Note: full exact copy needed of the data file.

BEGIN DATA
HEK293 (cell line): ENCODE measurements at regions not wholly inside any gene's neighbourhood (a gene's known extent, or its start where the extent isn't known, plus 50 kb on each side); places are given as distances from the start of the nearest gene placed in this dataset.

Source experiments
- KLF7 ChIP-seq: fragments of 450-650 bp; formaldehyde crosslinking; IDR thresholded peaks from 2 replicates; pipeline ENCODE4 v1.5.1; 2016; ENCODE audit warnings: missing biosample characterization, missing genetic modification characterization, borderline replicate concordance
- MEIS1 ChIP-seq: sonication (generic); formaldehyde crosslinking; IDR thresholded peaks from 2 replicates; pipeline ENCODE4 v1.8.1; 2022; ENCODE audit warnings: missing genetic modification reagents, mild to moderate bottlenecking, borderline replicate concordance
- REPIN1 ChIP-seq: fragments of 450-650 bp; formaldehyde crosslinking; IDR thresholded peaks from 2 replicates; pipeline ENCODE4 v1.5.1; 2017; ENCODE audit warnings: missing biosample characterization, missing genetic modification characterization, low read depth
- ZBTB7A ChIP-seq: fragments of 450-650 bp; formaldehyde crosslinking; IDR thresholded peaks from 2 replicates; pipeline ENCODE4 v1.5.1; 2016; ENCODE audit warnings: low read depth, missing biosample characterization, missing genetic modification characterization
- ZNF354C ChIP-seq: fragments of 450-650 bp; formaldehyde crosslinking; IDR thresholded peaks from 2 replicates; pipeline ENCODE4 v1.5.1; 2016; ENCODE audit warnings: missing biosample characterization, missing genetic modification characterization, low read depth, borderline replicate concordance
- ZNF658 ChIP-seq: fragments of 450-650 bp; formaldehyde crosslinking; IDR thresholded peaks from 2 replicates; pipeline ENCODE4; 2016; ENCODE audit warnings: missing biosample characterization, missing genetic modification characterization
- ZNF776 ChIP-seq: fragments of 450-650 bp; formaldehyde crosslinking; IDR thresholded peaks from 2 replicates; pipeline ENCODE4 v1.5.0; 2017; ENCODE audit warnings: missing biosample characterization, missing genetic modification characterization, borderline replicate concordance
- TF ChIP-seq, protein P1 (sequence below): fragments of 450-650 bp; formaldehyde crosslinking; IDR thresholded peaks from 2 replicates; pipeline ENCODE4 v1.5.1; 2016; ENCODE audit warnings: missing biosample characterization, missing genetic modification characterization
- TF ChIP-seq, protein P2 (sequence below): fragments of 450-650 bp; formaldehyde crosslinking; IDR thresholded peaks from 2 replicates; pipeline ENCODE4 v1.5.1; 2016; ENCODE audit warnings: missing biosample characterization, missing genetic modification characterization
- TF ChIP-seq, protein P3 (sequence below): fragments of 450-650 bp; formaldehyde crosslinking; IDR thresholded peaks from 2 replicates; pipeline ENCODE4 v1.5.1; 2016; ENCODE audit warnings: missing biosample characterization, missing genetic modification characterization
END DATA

HEK293 (cell line): ENCODE measurements at regions not wholly inside any gene's neighbourhood (a gene's known extent, or its start where the extent isn't known, plus 50 kb on each side); places are given as distances from the start of the nearest gene placed in this dataset.

Source experiments
- KLF7 ChIP-seq: fragments of 450-650 bp; formaldehyde crosslinking; IDR thresholded peaks from 2 replicates; pipeline ENCODE4 v1.5.1; 2016; ENCODE audit warnings: missing biosample characterization, missing genetic modification characterization, borderline replicate concordance
- MEIS1 ChIP-seq: sonication (generic); formaldehyde crosslinking; IDR thresholded peaks from 2 replicates; pipeline ENCODE4 v1.8.1; 2022; ENCODE audit warnings: missing genetic modification reagents, mild to moderate bottlenecking, borderline replicate concordance
- REPIN1 ChIP-seq: fragments of 450-650 bp; formaldehyde crosslinking; IDR thresholded peaks from 2 replicates; pipeline ENCODE4 v1.5.1; 2017; ENCODE audit warnings: missing biosample characterization, missing genetic modification characterization, low read depth
- ZBTB7A ChIP-seq: fragments of 450-650 bp; formaldehyde crosslinking; IDR thresholded peaks from 2 replicates; pipeline ENCODE4 v1.5.1; 2016; ENCODE audit warnings: low read depth, missing biosample characterization, missing genetic modification characterization
- ZNF354C ChIP-seq: fragments of 450-650 bp; formaldehyde crosslinking; IDR thresholded peaks from 2 replicates; pipeline ENCODE4 v1.5.1; 2016; ENCODE audit warnings: missing biosample characterization, missing genetic modification characterization, low read depth, borderline replicate concordance
- ZNF658 ChIP-seq: fragments of 450-650 bp; formaldehyde crosslinking; IDR thresholded peaks from 2 replicates; pipeline ENCODE4; 2016; ENCODE audit warnings: missing biosample characterization, missing genetic modification characterization
- ZNF776 ChIP-seq: fragments of 450-650 bp; formaldehyde crosslinking; IDR thresholded peaks from 2 replicates; pipeline ENCODE4 v1.5.0; 2017; ENCODE audit warnings: missing biosample characterization, missing genetic modification characterization, borderline replicate concordance
- TF ChIP-seq, protein P1 (sequence below): fragments of 450-650 bp; formaldehyde crosslinking; IDR thresholded peaks from 2 replicates; pipeline ENCODE4 v1.5.1; 2016; ENCODE audit warnings: missing biosample characterization, missing genetic modification characterization
- TF ChIP-seq, protein P2 (sequence below): fragments of 450-650 bp; formaldehyde crosslinking; IDR thresholded peaks from 2 replicates; pipeline ENCODE4 v1.5.1; 2016; ENCODE audit warnings: missing biosample characterization, missing genetic modification characterization
- TF ChIP-seq, protein P3 (sequence below): fragments of 450-650 bp; formaldehyde crosslinking; IDR thresholded peaks from 2 replicates; pipeline ENCODE4 v1.5.1; 2016; ENCODE audit warnings: missing biosample characterization, missing genetic modification characterization